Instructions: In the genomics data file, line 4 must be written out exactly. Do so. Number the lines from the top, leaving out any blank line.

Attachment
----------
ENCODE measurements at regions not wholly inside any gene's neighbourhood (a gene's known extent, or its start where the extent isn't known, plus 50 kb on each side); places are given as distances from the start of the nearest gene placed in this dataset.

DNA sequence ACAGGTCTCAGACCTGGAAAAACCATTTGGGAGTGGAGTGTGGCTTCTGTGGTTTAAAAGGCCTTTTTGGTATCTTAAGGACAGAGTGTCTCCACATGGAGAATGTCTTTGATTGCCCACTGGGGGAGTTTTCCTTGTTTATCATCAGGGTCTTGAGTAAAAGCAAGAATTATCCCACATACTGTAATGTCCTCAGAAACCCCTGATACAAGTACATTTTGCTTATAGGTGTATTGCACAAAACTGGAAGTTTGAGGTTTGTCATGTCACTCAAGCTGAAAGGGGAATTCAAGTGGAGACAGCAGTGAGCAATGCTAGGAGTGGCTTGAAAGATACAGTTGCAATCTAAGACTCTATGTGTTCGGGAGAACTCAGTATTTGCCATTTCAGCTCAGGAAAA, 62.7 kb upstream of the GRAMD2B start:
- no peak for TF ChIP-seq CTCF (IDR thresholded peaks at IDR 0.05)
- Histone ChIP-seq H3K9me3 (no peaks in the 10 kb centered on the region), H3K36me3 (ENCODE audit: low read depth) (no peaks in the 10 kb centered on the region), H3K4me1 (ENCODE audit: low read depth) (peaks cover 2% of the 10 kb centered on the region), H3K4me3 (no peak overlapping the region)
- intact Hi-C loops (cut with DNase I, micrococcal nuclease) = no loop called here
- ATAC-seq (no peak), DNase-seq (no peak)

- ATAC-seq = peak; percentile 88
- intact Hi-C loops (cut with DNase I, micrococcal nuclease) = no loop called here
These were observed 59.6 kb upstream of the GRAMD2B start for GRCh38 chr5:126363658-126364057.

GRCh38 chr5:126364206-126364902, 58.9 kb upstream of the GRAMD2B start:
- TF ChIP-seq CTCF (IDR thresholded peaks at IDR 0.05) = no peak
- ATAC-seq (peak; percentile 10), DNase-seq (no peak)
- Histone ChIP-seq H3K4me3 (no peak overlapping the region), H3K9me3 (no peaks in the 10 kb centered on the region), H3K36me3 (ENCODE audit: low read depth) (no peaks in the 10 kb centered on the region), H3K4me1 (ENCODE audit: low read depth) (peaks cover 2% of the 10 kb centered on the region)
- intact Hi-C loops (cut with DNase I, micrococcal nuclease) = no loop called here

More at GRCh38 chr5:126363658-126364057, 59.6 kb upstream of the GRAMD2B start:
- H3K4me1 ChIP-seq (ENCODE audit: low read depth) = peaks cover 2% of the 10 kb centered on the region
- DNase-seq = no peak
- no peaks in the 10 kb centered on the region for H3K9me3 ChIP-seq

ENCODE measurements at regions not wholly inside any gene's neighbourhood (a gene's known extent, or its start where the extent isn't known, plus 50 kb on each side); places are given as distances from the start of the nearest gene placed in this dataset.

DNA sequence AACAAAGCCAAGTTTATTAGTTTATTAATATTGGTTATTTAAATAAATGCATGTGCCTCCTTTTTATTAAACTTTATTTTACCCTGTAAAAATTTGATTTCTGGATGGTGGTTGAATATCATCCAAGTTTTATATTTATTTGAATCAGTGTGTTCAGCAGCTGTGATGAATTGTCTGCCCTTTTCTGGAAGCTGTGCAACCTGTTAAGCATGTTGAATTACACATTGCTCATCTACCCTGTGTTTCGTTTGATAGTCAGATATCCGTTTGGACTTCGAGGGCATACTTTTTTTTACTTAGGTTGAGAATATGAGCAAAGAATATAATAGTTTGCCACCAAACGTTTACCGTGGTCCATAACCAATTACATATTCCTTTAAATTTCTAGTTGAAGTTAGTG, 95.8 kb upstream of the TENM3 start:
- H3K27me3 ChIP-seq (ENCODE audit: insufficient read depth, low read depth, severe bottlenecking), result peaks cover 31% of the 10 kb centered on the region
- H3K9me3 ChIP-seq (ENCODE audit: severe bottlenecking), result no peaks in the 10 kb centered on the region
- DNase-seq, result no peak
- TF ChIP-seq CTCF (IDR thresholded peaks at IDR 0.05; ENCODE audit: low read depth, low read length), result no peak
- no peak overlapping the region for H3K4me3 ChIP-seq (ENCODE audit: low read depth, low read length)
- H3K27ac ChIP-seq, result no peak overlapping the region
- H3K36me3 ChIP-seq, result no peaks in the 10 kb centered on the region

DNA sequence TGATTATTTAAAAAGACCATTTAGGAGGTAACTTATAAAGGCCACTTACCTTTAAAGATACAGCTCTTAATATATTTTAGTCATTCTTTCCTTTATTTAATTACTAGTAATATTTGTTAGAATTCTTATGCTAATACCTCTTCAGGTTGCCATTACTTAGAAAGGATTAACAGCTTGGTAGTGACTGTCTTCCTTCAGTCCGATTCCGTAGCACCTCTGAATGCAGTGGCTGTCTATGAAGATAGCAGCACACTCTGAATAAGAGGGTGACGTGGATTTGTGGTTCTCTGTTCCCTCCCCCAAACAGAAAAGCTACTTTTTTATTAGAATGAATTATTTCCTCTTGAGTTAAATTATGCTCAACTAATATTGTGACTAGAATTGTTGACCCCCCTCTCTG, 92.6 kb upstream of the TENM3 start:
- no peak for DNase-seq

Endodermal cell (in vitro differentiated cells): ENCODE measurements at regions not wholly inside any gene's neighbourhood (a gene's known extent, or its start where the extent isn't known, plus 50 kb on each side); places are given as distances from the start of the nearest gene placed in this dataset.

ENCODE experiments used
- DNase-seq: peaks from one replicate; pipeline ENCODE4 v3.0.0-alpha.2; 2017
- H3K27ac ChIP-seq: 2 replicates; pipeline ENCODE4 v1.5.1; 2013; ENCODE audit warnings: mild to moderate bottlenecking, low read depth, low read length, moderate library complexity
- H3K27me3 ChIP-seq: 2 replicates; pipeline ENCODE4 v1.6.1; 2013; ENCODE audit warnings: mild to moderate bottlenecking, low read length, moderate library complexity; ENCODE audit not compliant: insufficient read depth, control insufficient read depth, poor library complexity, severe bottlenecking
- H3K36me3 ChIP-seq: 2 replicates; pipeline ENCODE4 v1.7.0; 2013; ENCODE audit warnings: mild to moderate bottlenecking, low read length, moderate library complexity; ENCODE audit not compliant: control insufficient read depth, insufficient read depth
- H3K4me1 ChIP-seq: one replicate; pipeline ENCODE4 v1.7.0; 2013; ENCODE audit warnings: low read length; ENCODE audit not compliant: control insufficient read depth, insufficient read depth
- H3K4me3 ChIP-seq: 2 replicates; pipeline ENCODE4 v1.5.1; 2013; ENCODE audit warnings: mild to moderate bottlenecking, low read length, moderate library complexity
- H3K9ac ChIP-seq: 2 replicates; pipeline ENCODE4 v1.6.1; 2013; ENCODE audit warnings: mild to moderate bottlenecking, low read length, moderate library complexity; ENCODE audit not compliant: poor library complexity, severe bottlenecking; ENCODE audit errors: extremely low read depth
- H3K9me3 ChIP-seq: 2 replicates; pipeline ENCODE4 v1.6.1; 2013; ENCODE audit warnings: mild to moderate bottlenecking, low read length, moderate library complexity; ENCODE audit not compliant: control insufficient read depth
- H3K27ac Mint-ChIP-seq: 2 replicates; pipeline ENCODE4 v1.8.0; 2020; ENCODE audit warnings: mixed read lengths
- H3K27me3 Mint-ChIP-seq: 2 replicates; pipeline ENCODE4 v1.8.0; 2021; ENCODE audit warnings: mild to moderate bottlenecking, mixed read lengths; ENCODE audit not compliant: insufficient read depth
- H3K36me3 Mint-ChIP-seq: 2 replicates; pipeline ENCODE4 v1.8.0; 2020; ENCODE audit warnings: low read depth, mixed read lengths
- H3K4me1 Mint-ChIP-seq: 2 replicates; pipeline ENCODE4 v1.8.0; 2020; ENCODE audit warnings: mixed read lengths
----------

- Histone ChIP-seq H3K9me3 (no peaks in the 10 kb centered on the region), H3K36me3 (ENCODE audit: low read depth) (no peaks in the 10 kb centered on the region), H3K4me1 (ENCODE audit: low read depth) (peaks cover 2% of the 10 kb centered on the region), H3K4me3 (no peak overlapping the region)